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Gregj83's avatar
Gregj83
New Contributor
3 months ago

SPam/Scam Emails

I have a question for you. Why do I receive approximately 10-15 spam emails from Cox? They appear legit until you look in the header and see it is from susieq@cox.net. The forms look. Usually, it asks you to update your mailbox they all have something to do with changing your password, your account having some strange activity or Cox is changing mail mail. box to a new format.

Every email arrives that looks just like the legit emails. I see this causing a problem with senior citizens and technically challenged individuals. The thing that bothers me the most is they come through the Cox IMAP or POP servers. Are you doing anything about this? I know I send emails out to my organization and they go into junk folder.

I would like to know what you are doing about this so I can educate others.

8 Replies

    • CuriousJ's avatar
      CuriousJ
      Contributor

      It’s not possible to report spam using a forward to the spam/fraud email address because Cox then IDs my email as spam and won’t send it!

      • Darkatt's avatar
        Darkatt
        Valued Contributor III

        You have to forward as an attachment per documentation.

  • CurtB's avatar
    CurtB
    Valued Contributor III

    You're correct to recognize those are not legitimate emails.  Email from Cox will have a domain name ending with ".com".  The "cox.net" domain is used for Cox customers.

    Those are phishing emails.  If they're going to the "Spam" folder, an online security company identified them as spam and flagged them before they reached Webmail.  Since they're an obvious attempt to commit fraud, an attempt to "unsubscribe" from that sender wouldn't be successful. 

    • CurtB's avatar
      CurtB
      Valued Contributor III

      The webpage at the link  NicholeC provided advises sending email to a "cox.net" account.

      Is the "cox.net" domain name in the email address displayed on that webpage accurate?  It seems odd that Cox would use an email address with a customer domain for corporate use.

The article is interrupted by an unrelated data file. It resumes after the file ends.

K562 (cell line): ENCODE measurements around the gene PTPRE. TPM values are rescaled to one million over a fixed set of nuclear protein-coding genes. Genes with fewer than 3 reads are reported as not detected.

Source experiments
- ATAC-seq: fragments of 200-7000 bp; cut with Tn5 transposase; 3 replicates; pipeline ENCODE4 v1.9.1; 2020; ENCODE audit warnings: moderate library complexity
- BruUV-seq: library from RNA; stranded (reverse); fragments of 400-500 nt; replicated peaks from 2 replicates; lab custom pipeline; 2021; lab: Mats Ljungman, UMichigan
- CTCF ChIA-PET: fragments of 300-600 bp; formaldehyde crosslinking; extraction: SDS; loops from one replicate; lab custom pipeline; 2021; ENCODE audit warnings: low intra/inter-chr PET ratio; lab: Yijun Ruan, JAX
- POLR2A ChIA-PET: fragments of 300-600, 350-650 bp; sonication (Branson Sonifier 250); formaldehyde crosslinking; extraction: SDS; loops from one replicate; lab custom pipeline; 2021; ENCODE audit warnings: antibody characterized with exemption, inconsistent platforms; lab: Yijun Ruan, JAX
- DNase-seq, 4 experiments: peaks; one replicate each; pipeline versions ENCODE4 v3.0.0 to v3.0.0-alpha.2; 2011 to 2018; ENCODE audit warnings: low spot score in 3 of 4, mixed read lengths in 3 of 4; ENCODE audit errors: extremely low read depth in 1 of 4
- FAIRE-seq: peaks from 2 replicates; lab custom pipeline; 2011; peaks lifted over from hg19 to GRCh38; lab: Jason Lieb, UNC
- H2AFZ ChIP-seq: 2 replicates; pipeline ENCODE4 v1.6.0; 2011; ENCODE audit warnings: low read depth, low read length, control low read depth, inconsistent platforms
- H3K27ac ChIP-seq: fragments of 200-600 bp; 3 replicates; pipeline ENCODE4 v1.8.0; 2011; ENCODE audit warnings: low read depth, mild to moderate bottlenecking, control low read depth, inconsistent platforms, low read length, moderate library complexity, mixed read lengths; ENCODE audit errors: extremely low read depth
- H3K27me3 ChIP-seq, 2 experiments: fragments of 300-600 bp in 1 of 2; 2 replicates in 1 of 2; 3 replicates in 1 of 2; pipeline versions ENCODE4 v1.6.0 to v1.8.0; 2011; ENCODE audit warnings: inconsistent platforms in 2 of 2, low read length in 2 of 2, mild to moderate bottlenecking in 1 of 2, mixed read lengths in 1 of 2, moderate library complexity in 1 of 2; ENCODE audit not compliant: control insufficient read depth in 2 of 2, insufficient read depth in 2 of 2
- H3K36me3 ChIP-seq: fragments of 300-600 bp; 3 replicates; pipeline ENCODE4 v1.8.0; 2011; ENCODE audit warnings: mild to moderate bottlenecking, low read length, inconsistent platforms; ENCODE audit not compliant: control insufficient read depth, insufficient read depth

• Darkatt's avatar
    Darkatt
    Valued Contributor III

    The REAL answer is, let's say Joe Schmuckatelly not knowing any better clicks on an email like you are discussing. It takes him to what APPEARS to be a cox login page. and he logs in, username and password. What's he's done is get phished, and now they have HIS email name and pwd. So when they can no longer send out phishing or scam emails using the susieq@cox.xxx, NOW they start sending emails out using the jschmuckatelly@cox.xxx, a few of them of course are phishing emails to get more usernames and passwords and the rest are scam emails for banks/credit cards etc etc. That way one or more of the phishing emails gets them some more usernames and passwords, while the rest are used to get into banks, cc's, etc etc to steal money. 

    BTW, I am a Senior Citizen, BUT know better, having worked as a systems engineer, network engineer, when discharged from the navy was working AIS Security, so I am one of the Senior Citizens who know better. I do my best to spread the knowledge, and assist everyone I can in alerting them how this happens. I also take scammer calls, and use a virtual machine to waste their time, HOURS of it if possible, as a way to entertain myself, and ensure that while I am wasting their time, they are not stealing money from someone else. (It's best to use Windows Vista 32 bit, since there are only a couple of remote software packages that will run on it, so they waste a LONG time going through every single one of them, till one finally loads up, LOL LOL).